During my mid-teens, Mak revealed that her mother was an adopted Chinese girl from the island of Bawean. I later read that at the turn of the 20th century, the Chinese who came to settle in Bawean and the local Boyanese too found that eking a living in Bawean was hard. That was why many of the latter moved to Singapore to find themselves a living (after all, moving around was a way of life in the Malay Archipelago). My maternal grandfather was one of them. As for the Chinese, what they tended to do was to give away their daughters because daughters were not as useful as their sons. My grandmother was one of those daughters - and I'm guessing my Mak must have had a bit of teasing in her growing up years in Singapore about her non-Bawean mother. Her teasing of me was probably what she had to go through as a child. She certainly had no happy memories of her own mother who left Mak with her ex-husband and took with her the two elder daughters and her son. Mak was brought up by her stepmother who she loved immensely. Every Ramadan, towards the end of that holy month, while we were helping her to stir the dodol or halwa maskat, I could see a smile on her face as she said, "Aaah, your Nenek is here." They were that close!
|Nenek & Tok Malik|
And why am I remembering all this? Because of this page on "Hamba Hamba di-jual di SIngapura" in the above book "Tawarikh Melayu".
|The First Part|
|The Second Part|
In blue are the victims, the slaves. In red are the purchasers. The Bugis were the slave traders. And the venue is Singapura the great entrepot hub created by Raffles and today one of the richest countries in the world.
When I read this page, just like Abdullah, "Maka aku pun meleleh ayer mata-ku sebab terkenangkan hal anak-bini siapa-kah ini?"
Many questions came into my mind.
Do these tormented slave-women look like this?
|How the West caricatured Malay women in this 1931 postcard "Malay Natives. Penang"|
I can picture the torment of these slave-women. If they were lucky they might have ended up as wives and concubines of those purchasers of many colours. Many would have been maltreated and raped and their children would have been lucky to end up as family members of their owners. Although more likely they'd end up as work horses for their masters - the same fate as the black slaves in USA.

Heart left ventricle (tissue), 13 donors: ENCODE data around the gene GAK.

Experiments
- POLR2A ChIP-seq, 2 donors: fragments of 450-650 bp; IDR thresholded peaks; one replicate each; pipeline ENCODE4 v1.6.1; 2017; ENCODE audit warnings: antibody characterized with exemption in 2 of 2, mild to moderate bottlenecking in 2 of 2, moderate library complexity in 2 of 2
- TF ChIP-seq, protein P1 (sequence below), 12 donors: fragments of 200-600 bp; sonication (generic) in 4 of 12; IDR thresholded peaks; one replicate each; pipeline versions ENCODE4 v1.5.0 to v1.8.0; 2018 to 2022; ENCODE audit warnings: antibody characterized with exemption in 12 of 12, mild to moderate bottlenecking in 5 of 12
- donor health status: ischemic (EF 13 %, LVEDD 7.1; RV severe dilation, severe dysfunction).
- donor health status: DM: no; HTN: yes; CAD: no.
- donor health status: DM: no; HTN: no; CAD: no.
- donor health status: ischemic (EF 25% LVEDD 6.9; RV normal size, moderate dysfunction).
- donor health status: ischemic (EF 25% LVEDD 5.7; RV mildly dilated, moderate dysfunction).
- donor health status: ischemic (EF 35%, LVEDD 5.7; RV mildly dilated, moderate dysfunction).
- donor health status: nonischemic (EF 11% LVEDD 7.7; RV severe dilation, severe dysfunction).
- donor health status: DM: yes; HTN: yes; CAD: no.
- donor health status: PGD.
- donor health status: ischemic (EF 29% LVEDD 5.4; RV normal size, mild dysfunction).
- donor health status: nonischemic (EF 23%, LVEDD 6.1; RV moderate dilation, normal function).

I can understand why Mak vexed me about my origin as she must have had the same dose of mockings about her own mother who did not originate from her culture. But this did not stop me from having difficult (to put it mildly) bouts of figuring out just who and what I was!
I can imagine what the children of these slave women must have gone through in trying to understand why they didn't have the same physical configurations of either of their parents, where their mother came from, and the whole sorry predicament they found themselves in. Surely, whether they "made it" in life or didn't, some of those women would have talked to their children about where they came from and how they were taken away from their homes and villages - what would the children have felt? Would those women and their children and grandchildren wish to affirm such a heritage? Or would it be put in the back of the mind - as a shameful episode to be blotted out?
History poses some troublesome dilemmas.
As an afterthought: for such heinous crimes like Corruption and Slavery, we always condemn the one who takes the bribe and the trader who sells the slaves. However, I think justice is better served if the corruptor, the one who gives the bribe, and the purchaser who creates the market for slaves do not go unpunished.
And all I wanted was a little escapade into my books to see me through the lockdown!!